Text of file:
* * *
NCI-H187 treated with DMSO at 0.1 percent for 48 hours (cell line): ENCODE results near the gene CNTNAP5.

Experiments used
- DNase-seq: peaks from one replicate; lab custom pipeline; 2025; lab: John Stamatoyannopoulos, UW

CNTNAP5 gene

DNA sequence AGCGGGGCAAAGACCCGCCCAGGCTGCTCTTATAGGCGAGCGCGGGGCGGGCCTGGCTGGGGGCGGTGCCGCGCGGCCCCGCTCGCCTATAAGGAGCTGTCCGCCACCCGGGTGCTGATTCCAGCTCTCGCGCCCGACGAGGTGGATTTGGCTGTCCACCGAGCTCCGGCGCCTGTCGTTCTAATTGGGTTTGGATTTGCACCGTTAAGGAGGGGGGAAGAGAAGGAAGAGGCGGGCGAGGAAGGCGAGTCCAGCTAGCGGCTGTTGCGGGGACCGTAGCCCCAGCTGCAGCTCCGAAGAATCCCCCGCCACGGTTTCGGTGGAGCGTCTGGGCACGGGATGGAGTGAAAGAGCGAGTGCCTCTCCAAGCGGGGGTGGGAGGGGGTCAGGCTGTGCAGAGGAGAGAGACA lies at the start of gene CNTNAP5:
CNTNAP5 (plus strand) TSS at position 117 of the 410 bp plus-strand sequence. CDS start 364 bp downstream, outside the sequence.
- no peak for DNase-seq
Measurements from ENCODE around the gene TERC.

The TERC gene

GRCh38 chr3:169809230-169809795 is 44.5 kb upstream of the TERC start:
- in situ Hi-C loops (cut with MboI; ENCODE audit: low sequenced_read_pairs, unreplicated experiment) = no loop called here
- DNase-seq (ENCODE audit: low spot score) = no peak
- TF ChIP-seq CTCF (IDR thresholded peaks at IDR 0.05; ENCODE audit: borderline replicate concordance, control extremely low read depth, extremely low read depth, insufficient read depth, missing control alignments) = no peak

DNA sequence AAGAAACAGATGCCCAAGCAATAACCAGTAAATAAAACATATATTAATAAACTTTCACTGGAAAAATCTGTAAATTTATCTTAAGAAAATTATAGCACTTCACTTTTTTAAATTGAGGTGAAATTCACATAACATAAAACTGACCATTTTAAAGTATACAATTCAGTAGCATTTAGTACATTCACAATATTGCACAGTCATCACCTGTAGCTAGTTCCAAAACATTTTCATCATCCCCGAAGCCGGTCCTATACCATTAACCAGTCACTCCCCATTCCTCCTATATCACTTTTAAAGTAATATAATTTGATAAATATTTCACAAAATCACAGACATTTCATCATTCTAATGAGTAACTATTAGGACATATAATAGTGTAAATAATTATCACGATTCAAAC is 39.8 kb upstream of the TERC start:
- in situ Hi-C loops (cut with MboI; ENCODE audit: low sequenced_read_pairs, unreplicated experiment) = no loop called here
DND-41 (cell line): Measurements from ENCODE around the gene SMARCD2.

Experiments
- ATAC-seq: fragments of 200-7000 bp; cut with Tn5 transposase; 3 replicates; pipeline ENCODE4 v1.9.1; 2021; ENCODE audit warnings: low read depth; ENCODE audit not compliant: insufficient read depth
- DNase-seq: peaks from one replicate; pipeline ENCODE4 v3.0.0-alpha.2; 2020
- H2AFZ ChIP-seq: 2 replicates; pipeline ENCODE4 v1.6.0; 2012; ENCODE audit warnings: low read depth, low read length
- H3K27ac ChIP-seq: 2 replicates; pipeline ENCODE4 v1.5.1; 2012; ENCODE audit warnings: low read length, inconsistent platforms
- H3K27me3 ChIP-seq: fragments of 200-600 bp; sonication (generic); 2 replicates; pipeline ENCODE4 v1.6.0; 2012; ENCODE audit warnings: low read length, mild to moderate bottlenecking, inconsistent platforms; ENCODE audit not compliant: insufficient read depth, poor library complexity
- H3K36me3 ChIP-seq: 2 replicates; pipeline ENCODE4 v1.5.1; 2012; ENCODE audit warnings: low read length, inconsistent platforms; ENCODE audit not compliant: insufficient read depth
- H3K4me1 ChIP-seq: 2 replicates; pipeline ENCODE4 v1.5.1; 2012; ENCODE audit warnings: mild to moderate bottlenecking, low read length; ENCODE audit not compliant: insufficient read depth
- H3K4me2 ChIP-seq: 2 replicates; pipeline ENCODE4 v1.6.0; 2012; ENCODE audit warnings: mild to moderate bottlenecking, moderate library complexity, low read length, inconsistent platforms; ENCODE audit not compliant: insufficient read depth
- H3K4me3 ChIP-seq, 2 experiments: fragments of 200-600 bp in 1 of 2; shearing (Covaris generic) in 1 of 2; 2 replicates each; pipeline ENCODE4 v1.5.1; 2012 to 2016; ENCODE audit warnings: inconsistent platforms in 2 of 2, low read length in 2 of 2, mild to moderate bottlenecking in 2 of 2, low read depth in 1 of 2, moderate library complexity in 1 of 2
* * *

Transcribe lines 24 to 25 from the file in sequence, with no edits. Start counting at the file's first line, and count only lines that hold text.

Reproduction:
- H3K4me1 ChIP-seq: 2 replicates; pipeline ENCODE4 v1.5.1; 2012; ENCODE audit warnings: mild to moderate bottlenecking, low read length; ENCODE audit not compliant: insufficient read depth
- H3K4me2 ChIP-seq: 2 replicates; pipeline ENCODE4 v1.6.0; 2012; ENCODE audit warnings: mild to moderate bottlenecking, moderate library complexity, low read length, inconsistent platforms; ENCODE audit not compliant: insufficient read depth